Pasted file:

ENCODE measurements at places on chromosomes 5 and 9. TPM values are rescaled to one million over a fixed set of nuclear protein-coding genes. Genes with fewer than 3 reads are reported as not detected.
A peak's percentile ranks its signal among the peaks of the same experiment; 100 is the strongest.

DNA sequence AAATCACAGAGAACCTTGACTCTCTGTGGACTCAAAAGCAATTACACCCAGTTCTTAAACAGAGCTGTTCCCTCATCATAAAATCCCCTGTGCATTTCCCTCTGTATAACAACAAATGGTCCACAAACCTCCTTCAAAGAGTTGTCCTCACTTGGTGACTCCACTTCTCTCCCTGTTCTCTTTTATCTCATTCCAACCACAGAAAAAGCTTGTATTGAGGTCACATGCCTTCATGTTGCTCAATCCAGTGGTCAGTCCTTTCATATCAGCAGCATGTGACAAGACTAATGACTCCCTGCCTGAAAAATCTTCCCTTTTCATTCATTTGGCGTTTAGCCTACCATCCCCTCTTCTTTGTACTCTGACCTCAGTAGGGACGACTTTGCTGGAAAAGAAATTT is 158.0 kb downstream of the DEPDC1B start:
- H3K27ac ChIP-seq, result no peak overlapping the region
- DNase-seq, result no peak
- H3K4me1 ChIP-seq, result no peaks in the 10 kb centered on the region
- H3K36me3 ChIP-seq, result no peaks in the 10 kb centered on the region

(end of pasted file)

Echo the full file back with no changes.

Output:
ENCODE measurements at places on chromosomes 5 and 9. TPM values are rescaled to one million over a fixed set of nuclear protein-coding genes. Genes with fewer than 3 reads are reported as not detected.
A peak's percentile ranks its signal among the peaks of the same experiment; 100 is the strongest.

DNA sequence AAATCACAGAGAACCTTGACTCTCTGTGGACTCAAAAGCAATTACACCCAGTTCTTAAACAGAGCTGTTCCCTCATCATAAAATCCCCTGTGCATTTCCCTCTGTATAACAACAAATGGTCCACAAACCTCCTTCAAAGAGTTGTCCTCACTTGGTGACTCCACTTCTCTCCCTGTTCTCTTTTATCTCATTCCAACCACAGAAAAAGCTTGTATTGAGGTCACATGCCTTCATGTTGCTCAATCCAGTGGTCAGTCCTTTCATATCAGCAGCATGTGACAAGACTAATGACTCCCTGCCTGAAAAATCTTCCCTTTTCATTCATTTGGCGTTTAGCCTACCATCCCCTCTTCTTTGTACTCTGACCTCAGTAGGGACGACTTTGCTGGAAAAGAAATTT is 158.0 kb downstream of the DEPDC1B start:
- H3K27ac ChIP-seq, result no peak overlapping the region
- DNase-seq, result no peak
- H3K4me1 ChIP-seq, result no peaks in the 10 kb centered on the region
- H3K36me3 ChIP-seq, result no peaks in the 10 kb centered on the region